In this issue
April 9, 2014

Jonathan Tobin: Why Did Kerry Lie About Israeli Blame?

Samuel G. Freedman: A resolution 70 years later for a father's unsettling legacy of ashes from Dachau

Jessica Ivins: A resolution 70 years later for a father's unsettling legacy of ashes from Dachau

Kim Giles: Asking for help is not weakness

Kathy Kristof and Barbara Hoch Marcus: 7 Great Growth Israeli Stocks

Matthew Mientka: How Beans, Peas, And Chickpeas Cleanse Bad Cholesterol and Lowers Risk of Heart Disease

Sabrina Bachai: 5 At-Home Treatments For Headaches

The Kosher Gourmet by Daniel Neman Have yourself a matzo ball: The secrets bubby never told you and recipes she could have never imagined

April 8, 2014

Lori Nawyn: At Your Wit's End and Back: Finding Peace

Susan B. Garland and Rachel L. Sheedy: Strategies Married Couples Can Use to Boost Benefits

David Muhlbaum: Smart Tax Deductions Non-Itemizers Can Claim

Jill Weisenberger, M.S., R.D.N., C.D.E : Before You Lose Your Mental Edge

Dana Dovey: Coffee Drinkers Rejoice! Your Cup Of Joe Can Prevent Death From Liver Disease

Chris Weller: Electric 'Thinking Cap' Puts Your Brain Power Into High Gear

The Kosher Gourmet by Marlene Parrish A gift of hazelnuts keeps giving --- for a variety of nutty recipes: Entree, side, soup, dessert

April 4, 2014

Rabbi David Gutterman: The Word for Nothing Means Everything

Charles Krauthammer: Kerry's folly, Chapter 3

Amy Peterson: A life of love: How to build lasting relationships with your children

John Ericson: Older Women: Save Your Heart, Prevent Stroke Don't Drink Diet

John Ericson: Why 50 million Americans will still have spring allergies after taking meds

Cameron Huddleston: Best and Worst Buys of April 2014

Stacy Rapacon: Great Mutual Funds for Young Investors

Sarah Boesveld: Teacher keeps promise to mail thousands of former students letters written by their past selves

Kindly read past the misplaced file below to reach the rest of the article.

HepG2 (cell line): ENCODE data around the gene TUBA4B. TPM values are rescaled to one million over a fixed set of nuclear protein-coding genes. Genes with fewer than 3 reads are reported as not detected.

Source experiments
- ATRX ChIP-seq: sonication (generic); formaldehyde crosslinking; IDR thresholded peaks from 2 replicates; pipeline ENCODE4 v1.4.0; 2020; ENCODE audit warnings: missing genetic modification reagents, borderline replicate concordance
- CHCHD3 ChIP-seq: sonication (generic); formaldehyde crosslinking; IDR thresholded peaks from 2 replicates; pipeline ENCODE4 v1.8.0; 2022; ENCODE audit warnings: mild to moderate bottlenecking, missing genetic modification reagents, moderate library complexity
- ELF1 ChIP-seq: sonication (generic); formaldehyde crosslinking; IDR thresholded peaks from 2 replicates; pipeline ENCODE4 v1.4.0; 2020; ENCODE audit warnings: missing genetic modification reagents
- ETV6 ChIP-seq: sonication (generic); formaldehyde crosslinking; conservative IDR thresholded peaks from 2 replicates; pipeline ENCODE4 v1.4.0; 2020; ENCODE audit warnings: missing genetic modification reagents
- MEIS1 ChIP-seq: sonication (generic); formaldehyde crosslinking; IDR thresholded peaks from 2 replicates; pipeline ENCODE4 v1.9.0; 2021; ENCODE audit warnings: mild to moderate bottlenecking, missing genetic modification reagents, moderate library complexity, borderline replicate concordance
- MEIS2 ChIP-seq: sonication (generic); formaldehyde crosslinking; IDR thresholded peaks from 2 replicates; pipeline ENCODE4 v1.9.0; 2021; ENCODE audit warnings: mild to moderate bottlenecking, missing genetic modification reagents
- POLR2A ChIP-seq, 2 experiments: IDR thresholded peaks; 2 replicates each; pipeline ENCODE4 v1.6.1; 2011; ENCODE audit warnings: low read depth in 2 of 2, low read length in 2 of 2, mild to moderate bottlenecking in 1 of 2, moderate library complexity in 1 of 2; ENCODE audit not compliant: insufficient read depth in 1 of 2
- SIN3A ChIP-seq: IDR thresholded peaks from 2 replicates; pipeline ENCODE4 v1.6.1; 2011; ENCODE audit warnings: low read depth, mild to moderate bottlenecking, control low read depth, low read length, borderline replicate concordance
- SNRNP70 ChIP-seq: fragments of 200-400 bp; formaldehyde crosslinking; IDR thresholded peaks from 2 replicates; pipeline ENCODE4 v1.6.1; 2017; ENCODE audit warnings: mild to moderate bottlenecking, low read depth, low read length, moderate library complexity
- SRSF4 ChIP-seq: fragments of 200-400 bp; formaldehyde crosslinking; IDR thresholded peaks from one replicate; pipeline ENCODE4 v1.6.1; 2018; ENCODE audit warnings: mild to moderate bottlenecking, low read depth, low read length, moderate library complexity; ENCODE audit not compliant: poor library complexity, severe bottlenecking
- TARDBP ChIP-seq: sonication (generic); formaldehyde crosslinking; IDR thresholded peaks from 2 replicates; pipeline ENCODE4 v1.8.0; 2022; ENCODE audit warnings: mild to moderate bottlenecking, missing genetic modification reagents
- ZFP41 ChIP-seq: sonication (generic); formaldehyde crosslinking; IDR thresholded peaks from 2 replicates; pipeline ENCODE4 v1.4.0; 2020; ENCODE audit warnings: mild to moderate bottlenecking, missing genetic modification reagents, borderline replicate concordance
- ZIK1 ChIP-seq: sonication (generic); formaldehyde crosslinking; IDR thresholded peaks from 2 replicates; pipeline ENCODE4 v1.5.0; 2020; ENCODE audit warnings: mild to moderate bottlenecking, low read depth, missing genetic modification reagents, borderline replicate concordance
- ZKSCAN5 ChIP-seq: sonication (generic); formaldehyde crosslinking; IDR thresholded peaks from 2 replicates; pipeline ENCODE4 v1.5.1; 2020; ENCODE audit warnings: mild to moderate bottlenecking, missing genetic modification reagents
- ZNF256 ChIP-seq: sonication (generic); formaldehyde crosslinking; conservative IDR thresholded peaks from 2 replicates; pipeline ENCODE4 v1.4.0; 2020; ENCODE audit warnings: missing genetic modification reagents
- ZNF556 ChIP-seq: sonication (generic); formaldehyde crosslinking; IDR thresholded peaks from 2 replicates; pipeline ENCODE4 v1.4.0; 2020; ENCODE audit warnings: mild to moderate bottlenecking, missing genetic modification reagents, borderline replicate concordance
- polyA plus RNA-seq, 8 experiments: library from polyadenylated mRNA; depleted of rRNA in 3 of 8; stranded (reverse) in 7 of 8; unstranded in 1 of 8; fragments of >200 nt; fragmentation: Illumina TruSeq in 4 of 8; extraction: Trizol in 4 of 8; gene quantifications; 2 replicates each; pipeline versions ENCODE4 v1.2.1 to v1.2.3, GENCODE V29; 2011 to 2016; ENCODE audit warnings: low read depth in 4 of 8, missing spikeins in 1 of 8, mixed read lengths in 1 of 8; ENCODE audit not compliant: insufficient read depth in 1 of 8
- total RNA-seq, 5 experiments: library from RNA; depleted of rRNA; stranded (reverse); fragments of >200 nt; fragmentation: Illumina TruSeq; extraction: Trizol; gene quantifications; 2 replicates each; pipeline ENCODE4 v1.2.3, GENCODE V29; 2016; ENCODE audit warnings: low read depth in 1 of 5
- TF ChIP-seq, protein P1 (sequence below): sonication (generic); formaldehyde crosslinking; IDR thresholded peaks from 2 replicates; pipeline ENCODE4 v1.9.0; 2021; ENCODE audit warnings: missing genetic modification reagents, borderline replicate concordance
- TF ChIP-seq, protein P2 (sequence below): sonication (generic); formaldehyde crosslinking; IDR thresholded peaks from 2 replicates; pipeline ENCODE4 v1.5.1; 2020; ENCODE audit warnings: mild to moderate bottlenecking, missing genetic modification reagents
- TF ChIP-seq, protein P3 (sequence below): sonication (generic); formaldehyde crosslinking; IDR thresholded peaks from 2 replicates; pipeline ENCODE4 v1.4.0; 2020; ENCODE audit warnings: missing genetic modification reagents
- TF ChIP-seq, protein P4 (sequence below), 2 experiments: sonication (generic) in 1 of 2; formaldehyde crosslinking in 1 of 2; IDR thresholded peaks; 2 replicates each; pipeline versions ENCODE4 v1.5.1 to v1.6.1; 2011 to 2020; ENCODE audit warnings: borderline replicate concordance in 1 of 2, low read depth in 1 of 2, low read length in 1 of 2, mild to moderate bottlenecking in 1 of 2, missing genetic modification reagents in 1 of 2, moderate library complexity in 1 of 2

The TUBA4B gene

The Kosher Gourmet by Sharon Thompson Anyone can make a salad, you say. But can they make a great salad? (SECRETS, TESTED TECHNIQUES + 4 RECIPES, INCLUDING DRESSINGS)

April 2, 2014

Paul Greenberg: Death and joy in the spring

Dan Barry: Should South Carolina Jews be forced to maintain this chimney built by Germans serving the Nazis?

Mayra Bitsko: Save me! An alien took over my child's personality

Frank Clayton: Get happy: 20 scientifically proven happiness activities

Susan Scutti: It's Genetic! Obesity and the 'Carb Breakdown' Gene

Lecia Bushak: Why Hand Sanitizer May Actually Harm Your Health

Stacy Rapacon: Great Funds You Can Own for $500 or Less

Cameron Huddleston: 7 Ways to Save on Home Decor

The Kosher Gourmet by Steve Petusevsky Exploring ingredients as edible-stuffed containers (TWO RECIPES + TIPS & TECHINQUES)

Jewish World Review July 18, 2011 / 16 Tamuz, 5771

National Mall sprawl?. . . Coming clean with FTC

By Lisa Hoffman

http://www.JewishWorldReview.com | WASHINGTON --- The Smithsonian's National Museum of the American Indian occupies a prime piece of real estate on the National Mall. A few blocks away, construction of the National Museum of African-American History and Culture is scheduled to begin next year.

Earlier this year, a presidential commission recommended that the Smithsonian's National Museum of the American Latino be established down the hill from the U.S. Capitol. And, last month, lobbyists flocked to the Hill to press Congress to support creating the National Women's History Museum.